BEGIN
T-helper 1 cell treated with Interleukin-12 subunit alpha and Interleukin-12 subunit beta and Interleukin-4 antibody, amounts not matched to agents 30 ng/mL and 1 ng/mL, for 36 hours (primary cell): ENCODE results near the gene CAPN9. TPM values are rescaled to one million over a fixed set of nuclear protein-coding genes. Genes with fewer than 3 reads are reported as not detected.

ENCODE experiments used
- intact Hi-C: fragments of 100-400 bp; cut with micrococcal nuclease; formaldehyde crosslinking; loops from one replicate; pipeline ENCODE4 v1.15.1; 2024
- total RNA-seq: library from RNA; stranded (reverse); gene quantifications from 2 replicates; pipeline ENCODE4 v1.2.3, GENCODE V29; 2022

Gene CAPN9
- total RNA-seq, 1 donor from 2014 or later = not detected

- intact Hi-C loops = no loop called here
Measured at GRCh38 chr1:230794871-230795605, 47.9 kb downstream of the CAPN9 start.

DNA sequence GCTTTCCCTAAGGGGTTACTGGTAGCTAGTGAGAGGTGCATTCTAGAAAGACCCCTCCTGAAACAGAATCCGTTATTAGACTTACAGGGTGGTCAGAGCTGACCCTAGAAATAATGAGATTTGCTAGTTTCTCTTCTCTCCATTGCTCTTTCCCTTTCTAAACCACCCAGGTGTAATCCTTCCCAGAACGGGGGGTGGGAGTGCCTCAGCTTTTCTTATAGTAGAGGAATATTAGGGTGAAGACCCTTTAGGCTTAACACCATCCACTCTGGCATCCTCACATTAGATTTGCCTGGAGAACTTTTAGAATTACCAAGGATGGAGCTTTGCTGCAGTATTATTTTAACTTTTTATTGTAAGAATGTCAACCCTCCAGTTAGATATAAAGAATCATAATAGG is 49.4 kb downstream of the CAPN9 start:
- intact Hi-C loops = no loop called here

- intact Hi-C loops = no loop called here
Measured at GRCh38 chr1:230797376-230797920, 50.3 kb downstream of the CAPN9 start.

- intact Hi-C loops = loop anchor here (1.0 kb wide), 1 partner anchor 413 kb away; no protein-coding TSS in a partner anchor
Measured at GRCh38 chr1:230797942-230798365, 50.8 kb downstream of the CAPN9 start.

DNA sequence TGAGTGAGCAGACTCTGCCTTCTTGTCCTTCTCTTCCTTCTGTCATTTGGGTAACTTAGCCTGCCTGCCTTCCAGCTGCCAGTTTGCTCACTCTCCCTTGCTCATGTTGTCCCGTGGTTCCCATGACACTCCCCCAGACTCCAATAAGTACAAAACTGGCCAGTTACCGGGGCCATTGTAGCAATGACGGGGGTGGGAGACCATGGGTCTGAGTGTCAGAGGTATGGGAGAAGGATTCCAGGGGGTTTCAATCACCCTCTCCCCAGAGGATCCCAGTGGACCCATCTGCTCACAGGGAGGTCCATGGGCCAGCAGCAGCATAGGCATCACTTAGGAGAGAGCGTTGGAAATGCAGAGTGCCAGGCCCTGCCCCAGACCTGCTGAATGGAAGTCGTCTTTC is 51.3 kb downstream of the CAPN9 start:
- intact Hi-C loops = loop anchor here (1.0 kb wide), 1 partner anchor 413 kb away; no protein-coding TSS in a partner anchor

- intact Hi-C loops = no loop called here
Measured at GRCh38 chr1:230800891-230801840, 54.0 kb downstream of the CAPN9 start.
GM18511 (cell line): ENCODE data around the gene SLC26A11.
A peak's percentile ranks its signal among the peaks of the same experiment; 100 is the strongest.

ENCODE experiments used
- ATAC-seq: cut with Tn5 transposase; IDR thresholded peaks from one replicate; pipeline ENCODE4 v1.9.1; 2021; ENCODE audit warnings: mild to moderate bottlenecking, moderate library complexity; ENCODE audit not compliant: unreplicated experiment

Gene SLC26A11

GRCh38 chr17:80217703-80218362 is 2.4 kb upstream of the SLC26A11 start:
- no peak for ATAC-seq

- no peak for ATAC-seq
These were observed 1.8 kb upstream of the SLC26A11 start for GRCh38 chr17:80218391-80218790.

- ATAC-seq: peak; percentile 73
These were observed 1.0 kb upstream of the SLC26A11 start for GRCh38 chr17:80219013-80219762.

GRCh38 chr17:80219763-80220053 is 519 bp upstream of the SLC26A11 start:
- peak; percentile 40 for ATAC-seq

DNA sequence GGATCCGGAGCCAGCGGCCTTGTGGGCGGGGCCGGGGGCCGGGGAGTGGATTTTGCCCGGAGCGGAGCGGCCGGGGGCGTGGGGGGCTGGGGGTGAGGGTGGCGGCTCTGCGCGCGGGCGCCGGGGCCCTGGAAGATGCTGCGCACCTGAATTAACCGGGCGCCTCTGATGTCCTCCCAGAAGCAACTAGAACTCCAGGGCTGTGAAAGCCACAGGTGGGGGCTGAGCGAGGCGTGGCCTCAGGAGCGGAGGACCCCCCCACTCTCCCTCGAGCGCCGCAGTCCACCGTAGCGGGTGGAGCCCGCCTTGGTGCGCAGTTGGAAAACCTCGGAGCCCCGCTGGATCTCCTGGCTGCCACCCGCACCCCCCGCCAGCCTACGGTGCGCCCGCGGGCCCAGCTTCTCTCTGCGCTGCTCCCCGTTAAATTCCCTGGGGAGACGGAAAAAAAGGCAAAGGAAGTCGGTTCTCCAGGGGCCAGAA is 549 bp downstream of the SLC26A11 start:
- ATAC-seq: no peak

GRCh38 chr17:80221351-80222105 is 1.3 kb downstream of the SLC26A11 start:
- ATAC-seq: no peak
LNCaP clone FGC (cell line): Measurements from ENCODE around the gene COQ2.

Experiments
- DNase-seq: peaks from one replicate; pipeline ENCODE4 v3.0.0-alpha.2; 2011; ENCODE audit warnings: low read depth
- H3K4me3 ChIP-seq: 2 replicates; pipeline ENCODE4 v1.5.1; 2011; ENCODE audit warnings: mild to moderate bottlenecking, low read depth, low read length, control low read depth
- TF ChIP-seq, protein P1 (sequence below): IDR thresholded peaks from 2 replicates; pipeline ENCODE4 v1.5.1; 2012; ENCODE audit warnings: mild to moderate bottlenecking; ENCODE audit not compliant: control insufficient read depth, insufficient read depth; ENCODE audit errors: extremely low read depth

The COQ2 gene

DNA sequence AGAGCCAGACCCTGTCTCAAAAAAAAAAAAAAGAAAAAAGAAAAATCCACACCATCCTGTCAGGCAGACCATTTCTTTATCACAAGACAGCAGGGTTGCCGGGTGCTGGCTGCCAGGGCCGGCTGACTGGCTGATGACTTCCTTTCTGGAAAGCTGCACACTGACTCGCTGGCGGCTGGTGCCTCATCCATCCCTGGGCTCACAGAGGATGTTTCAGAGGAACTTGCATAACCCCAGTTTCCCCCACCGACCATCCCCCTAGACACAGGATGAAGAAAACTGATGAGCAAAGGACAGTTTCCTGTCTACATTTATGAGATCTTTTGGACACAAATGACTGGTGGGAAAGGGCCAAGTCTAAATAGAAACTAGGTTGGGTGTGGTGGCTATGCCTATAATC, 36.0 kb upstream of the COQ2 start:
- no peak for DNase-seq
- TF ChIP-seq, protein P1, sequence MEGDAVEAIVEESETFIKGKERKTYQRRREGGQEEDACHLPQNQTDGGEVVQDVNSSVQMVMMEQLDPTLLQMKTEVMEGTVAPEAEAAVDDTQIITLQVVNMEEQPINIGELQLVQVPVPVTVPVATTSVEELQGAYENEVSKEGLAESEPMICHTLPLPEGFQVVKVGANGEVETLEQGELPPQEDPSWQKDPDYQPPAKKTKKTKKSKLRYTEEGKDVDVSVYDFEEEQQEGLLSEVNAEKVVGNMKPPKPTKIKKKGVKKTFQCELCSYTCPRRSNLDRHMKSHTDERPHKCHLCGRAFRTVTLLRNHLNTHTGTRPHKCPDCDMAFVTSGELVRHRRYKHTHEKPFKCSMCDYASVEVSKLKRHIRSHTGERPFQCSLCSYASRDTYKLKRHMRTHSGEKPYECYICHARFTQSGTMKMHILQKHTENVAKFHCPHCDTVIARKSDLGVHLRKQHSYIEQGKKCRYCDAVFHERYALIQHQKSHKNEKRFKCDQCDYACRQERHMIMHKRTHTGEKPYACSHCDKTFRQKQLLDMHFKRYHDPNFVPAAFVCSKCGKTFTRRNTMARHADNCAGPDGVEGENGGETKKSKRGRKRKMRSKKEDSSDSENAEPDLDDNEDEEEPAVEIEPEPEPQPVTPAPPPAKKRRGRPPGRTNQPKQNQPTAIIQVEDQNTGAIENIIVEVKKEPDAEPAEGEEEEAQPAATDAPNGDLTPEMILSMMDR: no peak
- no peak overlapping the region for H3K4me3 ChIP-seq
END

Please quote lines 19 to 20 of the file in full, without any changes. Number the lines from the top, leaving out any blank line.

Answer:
GM18511 (cell line): ENCODE data around the gene SLC26A11.
A peak's percentile ranks its signal among the peaks of the same experiment; 100 is the strongest.